Sarah Shapiro writes from Jerusalem: "So, the time has come to play tug-of-war with Saddam Hussein again. How curiously familiar, this deadly game. And what sweet memories it evokes of the gulf war gone by. There was our sealed room in which we huddled during his attacks, packed in like sardines." She says: "Could it be, indeed, that Saddam is planning to treat us to another episode? If he only knew how his missiles bound Israel's disparate peoples together and healed for a time our society's wound, he wouldn't dream of doing it again."
LIBERATION: The Clinton administration has eroded confidence in the United States
In Liberation, Christophe Ayad says: "President (Hosni Mubarak) will never forgive Saddam Hussein for betraying his confidence in not pulling out of Kuwait as promised. But the suffering of Iraqis, and the feeling that the Clinton administration is increasingly applying a double standard in the region in not exerting any pressure on Israel, has eroded confidence in the United States."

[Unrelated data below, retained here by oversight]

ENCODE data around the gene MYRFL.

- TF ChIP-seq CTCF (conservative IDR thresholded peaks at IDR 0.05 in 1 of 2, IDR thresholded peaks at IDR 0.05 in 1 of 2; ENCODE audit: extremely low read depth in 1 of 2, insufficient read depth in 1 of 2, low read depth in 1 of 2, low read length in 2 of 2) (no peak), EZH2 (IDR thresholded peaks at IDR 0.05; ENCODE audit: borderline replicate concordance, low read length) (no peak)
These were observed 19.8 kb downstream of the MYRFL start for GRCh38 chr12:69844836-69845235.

DIE WELT: The original performance was by no means as glorious as officially proclaimed
In another commentary in Die Welt, writer Fritz Wirth takes aim at the notion of surgical bombing. He says: "When Saddam Hussein had been forced to his knees, (smart-bombs) deployment was celebrated as a triumph for new high-tech weapons -- in other words, weapons with a minimum of risk and a maximum of accuracy and strike-success. Now the Pentagon is preparing for a remake of this high-tech exhibition of lethal bomb power. But what most of the erstwhile eye-witnesses to this miracle weapons attack do not know is that the original performance seven years ago was by no means as glorious and problem-free as the Pentagon, in victorious mood, later officially proclaimed."
WASHINGTON POST: Military action is a perilous course; another option is to do nothing ...